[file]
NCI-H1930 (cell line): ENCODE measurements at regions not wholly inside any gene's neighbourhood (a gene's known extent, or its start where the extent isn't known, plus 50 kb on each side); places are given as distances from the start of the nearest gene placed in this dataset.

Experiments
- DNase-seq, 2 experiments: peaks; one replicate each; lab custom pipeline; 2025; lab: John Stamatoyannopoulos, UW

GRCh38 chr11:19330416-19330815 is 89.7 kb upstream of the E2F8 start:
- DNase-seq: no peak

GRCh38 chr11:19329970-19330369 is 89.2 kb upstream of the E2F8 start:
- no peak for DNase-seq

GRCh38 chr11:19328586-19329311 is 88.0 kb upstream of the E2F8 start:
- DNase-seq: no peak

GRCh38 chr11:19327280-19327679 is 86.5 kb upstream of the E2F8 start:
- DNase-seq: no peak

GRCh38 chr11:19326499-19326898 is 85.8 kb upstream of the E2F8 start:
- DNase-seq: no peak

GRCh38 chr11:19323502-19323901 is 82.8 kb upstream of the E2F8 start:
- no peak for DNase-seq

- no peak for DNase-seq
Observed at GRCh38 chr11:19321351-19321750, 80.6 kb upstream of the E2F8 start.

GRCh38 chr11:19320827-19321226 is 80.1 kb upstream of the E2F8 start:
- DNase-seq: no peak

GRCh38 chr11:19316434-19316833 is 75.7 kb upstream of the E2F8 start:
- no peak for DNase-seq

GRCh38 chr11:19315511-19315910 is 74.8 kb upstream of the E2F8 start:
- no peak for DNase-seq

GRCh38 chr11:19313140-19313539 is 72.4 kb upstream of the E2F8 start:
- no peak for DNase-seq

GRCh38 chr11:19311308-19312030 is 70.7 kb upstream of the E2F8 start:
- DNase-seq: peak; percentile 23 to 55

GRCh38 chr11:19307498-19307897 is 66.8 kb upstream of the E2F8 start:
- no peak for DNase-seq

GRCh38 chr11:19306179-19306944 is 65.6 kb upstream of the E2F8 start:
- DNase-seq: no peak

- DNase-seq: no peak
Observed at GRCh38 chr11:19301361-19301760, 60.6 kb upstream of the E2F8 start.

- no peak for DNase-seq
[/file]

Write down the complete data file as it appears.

NCI-H1930 (cell line): ENCODE measurements at regions not wholly inside any gene's neighbourhood (a gene's known extent, or its start where the extent isn't known, plus 50 kb on each side); places are given as distances from the start of the nearest gene placed in this dataset.

Experiments
- DNase-seq, 2 experiments: peaks; one replicate each; lab custom pipeline; 2025; lab: John Stamatoyannopoulos, UW

GRCh38 chr11:19330416-19330815 is 89.7 kb upstream of the E2F8 start:
- DNase-seq: no peak

GRCh38 chr11:19329970-19330369 is 89.2 kb upstream of the E2F8 start:
- no peak for DNase-seq

GRCh38 chr11:19328586-19329311 is 88.0 kb upstream of the E2F8 start:
- DNase-seq: no peak

GRCh38 chr11:19327280-19327679 is 86.5 kb upstream of the E2F8 start:
- DNase-seq: no peak

GRCh38 chr11:19326499-19326898 is 85.8 kb upstream of the E2F8 start:
- DNase-seq: no peak

GRCh38 chr11:19323502-19323901 is 82.8 kb upstream of the E2F8 start:
- no peak for DNase-seq

- no peak for DNase-seq
Observed at GRCh38 chr11:19321351-19321750, 80.6 kb upstream of the E2F8 start.

GRCh38 chr11:19320827-19321226 is 80.1 kb upstream of the E2F8 start:
- DNase-seq: no peak

GRCh38 chr11:19316434-19316833 is 75.7 kb upstream of the E2F8 start:
- no peak for DNase-seq

GRCh38 chr11:19315511-19315910 is 74.8 kb upstream of the E2F8 start:
- no peak for DNase-seq

GRCh38 chr11:19313140-19313539 is 72.4 kb upstream of the E2F8 start:
- no peak for DNase-seq

GRCh38 chr11:19311308-19312030 is 70.7 kb upstream of the E2F8 start:
- DNase-seq: peak; percentile 23 to 55

GRCh38 chr11:19307498-19307897 is 66.8 kb upstream of the E2F8 start:
- no peak for DNase-seq

GRCh38 chr11:19306179-19306944 is 65.6 kb upstream of the E2F8 start:
- DNase-seq: no peak

- DNase-seq: no peak
Observed at GRCh38 chr11:19301361-19301760, 60.6 kb upstream of the E2F8 start.

- no peak for DNase-seq